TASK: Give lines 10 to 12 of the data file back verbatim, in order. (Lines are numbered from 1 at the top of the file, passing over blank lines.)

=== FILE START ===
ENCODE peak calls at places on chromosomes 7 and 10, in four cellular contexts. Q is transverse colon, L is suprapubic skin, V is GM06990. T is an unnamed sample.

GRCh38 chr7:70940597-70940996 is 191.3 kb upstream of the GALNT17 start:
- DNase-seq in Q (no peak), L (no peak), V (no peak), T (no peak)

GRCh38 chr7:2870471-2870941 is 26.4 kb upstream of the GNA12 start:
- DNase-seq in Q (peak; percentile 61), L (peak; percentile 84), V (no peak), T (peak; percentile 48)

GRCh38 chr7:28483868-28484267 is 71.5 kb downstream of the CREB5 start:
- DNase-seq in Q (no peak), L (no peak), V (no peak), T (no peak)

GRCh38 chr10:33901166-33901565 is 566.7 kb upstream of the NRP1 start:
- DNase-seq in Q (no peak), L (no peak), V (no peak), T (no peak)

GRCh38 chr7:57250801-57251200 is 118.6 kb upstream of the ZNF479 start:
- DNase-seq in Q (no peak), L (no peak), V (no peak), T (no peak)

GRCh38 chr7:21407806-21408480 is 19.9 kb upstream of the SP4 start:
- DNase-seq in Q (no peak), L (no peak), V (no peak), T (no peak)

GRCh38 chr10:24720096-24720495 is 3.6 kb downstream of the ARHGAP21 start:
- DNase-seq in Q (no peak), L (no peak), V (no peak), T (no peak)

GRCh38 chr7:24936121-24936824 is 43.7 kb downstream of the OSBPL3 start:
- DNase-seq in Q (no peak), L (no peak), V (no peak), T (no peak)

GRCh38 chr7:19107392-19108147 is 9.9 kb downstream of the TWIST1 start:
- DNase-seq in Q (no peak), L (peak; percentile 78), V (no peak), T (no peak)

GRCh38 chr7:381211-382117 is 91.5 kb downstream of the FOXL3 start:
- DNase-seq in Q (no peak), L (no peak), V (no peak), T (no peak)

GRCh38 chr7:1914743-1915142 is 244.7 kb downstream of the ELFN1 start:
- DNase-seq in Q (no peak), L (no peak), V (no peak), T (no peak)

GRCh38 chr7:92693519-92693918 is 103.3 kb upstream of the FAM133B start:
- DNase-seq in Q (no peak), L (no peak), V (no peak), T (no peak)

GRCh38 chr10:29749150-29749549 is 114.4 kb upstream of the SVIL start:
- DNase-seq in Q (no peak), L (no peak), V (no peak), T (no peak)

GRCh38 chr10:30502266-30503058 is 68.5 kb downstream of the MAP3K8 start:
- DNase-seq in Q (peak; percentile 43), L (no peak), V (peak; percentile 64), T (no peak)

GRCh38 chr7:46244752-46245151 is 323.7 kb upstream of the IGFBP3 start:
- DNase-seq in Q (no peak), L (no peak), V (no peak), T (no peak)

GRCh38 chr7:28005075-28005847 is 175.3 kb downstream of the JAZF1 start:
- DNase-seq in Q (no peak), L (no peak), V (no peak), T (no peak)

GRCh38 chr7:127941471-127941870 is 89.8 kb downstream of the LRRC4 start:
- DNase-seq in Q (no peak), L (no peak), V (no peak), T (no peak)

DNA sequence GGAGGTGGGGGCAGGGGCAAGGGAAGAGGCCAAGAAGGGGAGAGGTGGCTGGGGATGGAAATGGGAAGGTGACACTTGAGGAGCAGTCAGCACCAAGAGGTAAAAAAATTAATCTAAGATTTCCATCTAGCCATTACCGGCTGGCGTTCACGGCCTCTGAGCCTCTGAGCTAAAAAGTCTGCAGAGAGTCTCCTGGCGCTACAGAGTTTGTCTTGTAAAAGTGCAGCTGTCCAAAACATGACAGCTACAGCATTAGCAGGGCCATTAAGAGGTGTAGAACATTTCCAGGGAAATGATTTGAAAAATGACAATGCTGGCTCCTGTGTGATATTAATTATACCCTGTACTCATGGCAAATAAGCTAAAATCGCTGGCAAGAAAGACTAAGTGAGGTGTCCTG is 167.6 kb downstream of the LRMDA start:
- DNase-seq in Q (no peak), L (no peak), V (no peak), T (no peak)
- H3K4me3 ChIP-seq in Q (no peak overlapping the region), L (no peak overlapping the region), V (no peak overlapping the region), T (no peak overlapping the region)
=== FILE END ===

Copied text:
GRCh38 chr7:57250801-57251200 is 118.6 kb upstream of the ZNF479 start:
- DNase-seq in Q (no peak), L (no peak), V (no peak), T (no peak)

GRCh38 chr7:21407806-21408480 is 19.9 kb upstream of the SP4 start: